Best Practices: Study map can support informed consent review
Study map can support informed consent review
Use pictures, diagrams
Informed consent forms have one very daunting characteristic: They are visually numbing.
In addition to their many pages, medical terminology, legalese, and often higher-than-desired reading grade level, they are simply boring to look at, an informed consent expert suggests.
"I'm a visual person," says Megan A. Foradori, RN, MSN, a contractor with the Henry M. Jackson Foundation for the Advancement of Military Medicine and research agenda project consultant for the TriService Nursing Research Program of Bethesda, MD.
Foradori presented informed consent information to subjects for a recent study of decision-making and recovery among living kidney donors conducted at the Johns Hopkins University School of Nursing in Baltimore, MD.1
She sensed that they were nodding and smiling, but not retaining the IC information.
"So it made sense to make a picture," Foradori explains. "Our principal investigator thought it was a terrific idea."
Foradori found simple icons and then added words. The illustrations evolved into a single-page study map that is designed like an illustrated flow chart. The map contains simple bar-stick figures representing the research participant. At its top is a thought bubble, reading "Decision Making & Health," leading to the participant. An arrow points to the figure and says, "This is you in clinic today."
The study map contains these sections, each with arrows leading to them:
- A circle containing an illustration of two written pages and the words, "At your visit, today, we will go over the informed consent sheet. By signing this, you say that: You understand the information given; You agree to the conditions; You will participate in this study."
- An identical circle has dialogue saying, "Decision-making, your health, family relations, how you learned about donation, your ideas of the risks and benefits for you and the recipient."
- Connected to the decision-making circle is a circle with a folder in it, saying, "I will access your hospital records to learn about your health."
- Following that, the flow chart divides into two sections, with the first for participant who agree to fill out a survey and donate kidneys and the second for those who do not donate.
- It follows with a list of graphics illustrating what will happen at three months after surgery, six months after surgery, and one year after surgery; or three months from today in the case of those who do not donate.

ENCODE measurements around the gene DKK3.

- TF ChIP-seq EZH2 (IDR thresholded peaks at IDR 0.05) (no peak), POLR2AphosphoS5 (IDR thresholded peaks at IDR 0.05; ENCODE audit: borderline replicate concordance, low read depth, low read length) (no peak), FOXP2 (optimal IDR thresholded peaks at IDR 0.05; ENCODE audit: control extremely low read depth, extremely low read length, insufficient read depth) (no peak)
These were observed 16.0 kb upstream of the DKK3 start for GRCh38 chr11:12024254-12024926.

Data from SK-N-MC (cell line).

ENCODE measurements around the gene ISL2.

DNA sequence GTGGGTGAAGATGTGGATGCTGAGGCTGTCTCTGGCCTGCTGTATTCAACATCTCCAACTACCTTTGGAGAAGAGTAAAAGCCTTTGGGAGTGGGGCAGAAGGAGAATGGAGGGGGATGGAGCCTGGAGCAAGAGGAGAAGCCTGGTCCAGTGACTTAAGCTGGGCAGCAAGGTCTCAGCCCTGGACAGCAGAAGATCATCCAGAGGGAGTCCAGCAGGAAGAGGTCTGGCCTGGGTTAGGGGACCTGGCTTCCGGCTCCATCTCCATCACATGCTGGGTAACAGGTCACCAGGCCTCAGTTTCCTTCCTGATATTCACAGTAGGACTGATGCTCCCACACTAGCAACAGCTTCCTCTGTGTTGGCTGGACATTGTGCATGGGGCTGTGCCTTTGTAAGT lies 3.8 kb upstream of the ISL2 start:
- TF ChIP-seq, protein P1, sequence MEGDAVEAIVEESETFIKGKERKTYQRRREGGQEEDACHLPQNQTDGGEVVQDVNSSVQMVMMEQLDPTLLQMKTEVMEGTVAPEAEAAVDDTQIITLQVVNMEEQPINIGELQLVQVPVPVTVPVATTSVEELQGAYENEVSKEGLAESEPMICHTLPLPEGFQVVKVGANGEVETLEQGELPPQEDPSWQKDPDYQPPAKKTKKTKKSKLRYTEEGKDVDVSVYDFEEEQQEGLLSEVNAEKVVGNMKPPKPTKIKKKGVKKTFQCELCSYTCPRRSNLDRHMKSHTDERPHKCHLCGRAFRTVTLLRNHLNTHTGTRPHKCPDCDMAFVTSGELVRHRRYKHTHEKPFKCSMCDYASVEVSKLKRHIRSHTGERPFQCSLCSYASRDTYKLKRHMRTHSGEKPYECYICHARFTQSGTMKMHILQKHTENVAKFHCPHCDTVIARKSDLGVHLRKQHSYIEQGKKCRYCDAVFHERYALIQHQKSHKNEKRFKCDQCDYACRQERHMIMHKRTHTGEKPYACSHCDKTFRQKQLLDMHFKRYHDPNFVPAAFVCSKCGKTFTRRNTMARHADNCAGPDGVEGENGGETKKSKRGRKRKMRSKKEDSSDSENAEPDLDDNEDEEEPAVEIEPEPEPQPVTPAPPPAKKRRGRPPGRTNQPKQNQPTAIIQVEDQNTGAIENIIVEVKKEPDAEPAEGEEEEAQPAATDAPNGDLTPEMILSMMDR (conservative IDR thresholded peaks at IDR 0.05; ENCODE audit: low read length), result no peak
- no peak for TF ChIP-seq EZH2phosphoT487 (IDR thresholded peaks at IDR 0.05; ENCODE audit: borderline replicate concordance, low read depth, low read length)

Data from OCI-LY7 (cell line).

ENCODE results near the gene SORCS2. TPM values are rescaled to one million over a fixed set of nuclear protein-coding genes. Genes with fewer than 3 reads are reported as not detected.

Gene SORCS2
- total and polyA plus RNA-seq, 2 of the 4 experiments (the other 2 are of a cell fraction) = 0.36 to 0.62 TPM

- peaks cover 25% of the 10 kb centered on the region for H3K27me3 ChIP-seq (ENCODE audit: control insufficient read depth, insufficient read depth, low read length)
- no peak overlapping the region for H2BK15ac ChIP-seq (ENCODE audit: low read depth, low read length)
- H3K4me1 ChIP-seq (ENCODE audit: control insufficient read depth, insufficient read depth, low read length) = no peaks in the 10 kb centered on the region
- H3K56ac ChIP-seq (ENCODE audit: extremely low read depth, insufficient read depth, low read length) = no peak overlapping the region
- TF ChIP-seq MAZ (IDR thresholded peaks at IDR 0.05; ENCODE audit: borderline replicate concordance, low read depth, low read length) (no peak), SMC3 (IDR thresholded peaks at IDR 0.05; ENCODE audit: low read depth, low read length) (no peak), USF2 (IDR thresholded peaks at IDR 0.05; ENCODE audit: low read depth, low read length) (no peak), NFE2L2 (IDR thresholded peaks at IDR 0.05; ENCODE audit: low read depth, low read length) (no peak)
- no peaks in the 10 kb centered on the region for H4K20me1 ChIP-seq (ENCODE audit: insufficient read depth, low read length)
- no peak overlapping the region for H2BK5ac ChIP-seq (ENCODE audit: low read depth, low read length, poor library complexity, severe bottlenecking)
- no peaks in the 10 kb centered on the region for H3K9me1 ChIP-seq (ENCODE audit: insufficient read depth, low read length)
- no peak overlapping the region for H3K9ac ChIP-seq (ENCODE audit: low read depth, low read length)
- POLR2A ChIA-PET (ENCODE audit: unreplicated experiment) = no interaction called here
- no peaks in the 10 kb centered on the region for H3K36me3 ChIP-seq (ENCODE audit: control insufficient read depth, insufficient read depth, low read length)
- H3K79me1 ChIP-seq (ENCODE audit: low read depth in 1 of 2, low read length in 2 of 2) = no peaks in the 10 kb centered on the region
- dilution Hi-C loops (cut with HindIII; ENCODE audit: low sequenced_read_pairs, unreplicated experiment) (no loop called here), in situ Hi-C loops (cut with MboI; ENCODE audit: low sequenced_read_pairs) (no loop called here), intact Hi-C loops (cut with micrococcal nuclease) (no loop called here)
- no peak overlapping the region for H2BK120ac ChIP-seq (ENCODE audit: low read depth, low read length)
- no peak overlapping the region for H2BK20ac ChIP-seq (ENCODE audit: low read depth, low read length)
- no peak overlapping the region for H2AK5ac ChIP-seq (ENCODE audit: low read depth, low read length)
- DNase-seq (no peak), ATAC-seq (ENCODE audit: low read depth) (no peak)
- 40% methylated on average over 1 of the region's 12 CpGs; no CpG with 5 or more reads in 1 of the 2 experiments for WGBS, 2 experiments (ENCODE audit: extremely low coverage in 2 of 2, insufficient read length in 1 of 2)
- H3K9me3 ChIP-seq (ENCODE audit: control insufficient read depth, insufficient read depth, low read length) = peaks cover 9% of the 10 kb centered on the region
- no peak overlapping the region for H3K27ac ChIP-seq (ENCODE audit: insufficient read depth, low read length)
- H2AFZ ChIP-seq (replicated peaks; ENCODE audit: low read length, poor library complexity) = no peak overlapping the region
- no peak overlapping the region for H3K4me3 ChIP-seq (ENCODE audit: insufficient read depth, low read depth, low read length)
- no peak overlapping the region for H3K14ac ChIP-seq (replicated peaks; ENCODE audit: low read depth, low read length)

- It ends with a box, saying, "Interviews for some participants, both donors and non-donors, in person or by phone at your convenience (we will contact you).1
"We enrolled participants who were considering donation but had not yet given approval," Foradori says. "They filled out a survey, and we made sure they understood there were two arms to the study and even if they were not selected, we wanted to hear from them two months after donation."
Thirty research participants were randomly assigned to a standard care group in which they received a verbal description of the study and written consent documents or an experimental group that received the standard of care plus a study map. The study found that all participants demonstrated high knowledge levels of the informed consent when given a simple quiz about the study.1
The participants were highly educated, with about 77% having had some college education, she notes.
"They had a high level of understanding of the study in both groups," she says. "People in different educational levels would have benefited more from a schematic."
There were intangible benefits from using the study map.
"Not only did the study map help research participants understand the study, it ensured new research nurses gave each person the same information," Foradori says. "Every participant received the same information, and the study map helped make that happen."
Using a visual study map could prove helpful for future studies and informed consent processes, she suggests.
"If people could have more visual representations of the decisions that need to be made in health care, the study map could help them make great decisions," Foradori adds.
- Foradori MA, Nolan MT. Effect of a study map intended to support informed consent in transplant research. Prog Transplant 2012;22(1):56-61.
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